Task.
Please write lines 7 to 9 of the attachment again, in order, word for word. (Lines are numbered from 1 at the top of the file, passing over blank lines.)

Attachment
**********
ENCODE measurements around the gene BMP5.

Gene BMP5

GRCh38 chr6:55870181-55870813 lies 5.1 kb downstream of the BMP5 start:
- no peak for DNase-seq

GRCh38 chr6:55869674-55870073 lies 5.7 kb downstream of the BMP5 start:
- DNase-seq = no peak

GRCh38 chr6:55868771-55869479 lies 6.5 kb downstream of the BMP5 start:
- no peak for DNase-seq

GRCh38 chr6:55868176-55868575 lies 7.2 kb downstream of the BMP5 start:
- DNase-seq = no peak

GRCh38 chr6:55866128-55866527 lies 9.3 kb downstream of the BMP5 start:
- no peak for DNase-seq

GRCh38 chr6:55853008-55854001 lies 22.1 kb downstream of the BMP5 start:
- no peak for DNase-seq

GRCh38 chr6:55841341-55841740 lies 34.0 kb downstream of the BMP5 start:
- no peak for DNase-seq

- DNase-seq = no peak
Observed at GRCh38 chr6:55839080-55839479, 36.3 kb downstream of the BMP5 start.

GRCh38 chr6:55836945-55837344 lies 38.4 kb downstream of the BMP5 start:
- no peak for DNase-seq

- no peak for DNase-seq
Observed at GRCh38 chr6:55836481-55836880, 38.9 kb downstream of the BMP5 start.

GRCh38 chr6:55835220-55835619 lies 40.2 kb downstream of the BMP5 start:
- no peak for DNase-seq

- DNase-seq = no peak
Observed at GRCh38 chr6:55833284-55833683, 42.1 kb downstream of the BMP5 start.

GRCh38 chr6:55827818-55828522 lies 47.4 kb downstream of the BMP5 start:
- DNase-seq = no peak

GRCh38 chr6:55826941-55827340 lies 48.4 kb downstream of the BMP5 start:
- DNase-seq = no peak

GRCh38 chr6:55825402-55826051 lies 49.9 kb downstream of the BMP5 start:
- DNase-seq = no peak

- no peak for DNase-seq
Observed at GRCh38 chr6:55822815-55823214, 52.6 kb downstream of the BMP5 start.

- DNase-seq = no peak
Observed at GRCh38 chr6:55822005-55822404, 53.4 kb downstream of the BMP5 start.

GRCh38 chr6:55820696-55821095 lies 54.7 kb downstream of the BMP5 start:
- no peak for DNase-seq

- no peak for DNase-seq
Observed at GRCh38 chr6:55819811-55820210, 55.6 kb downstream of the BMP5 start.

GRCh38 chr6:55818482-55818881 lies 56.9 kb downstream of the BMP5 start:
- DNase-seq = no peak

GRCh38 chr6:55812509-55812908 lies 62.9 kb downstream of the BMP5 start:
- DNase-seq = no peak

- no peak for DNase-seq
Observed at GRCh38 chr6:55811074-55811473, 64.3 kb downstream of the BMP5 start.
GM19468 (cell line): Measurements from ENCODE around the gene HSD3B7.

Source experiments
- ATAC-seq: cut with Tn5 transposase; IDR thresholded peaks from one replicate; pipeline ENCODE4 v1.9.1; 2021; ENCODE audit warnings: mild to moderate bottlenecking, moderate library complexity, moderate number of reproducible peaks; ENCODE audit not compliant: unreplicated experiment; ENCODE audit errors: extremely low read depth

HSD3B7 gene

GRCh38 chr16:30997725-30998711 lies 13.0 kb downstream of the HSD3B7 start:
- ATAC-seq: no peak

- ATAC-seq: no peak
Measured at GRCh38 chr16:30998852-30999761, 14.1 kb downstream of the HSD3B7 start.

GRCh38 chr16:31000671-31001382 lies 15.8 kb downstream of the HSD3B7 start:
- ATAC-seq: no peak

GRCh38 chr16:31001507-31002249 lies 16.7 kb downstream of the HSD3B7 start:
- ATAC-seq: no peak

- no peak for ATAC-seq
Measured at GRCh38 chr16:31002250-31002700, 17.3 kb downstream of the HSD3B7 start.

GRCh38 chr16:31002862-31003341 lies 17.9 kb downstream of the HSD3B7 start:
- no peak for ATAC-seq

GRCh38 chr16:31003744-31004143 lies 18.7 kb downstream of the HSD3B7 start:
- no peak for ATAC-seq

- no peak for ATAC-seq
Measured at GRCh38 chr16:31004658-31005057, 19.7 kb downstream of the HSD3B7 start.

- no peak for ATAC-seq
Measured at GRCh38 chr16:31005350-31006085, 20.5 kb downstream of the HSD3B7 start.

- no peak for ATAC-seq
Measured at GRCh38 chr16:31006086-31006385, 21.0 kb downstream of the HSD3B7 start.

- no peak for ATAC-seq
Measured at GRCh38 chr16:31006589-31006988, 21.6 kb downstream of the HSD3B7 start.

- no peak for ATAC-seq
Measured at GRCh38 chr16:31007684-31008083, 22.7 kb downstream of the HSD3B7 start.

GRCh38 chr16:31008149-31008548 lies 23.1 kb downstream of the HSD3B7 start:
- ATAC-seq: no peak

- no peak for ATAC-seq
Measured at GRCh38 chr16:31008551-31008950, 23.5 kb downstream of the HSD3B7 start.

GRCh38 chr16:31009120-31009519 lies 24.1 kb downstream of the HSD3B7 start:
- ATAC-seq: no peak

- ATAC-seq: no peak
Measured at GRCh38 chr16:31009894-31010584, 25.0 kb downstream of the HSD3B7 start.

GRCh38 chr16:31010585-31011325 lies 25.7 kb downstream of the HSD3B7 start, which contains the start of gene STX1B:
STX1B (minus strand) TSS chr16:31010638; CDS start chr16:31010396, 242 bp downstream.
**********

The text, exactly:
GRCh38 chr6:55868771-55869479 lies 6.5 kb downstream of the BMP5 start:
- no peak for DNase-seq

GRCh38 chr6:55868176-55868575 lies 7.2 kb downstream of the BMP5 start: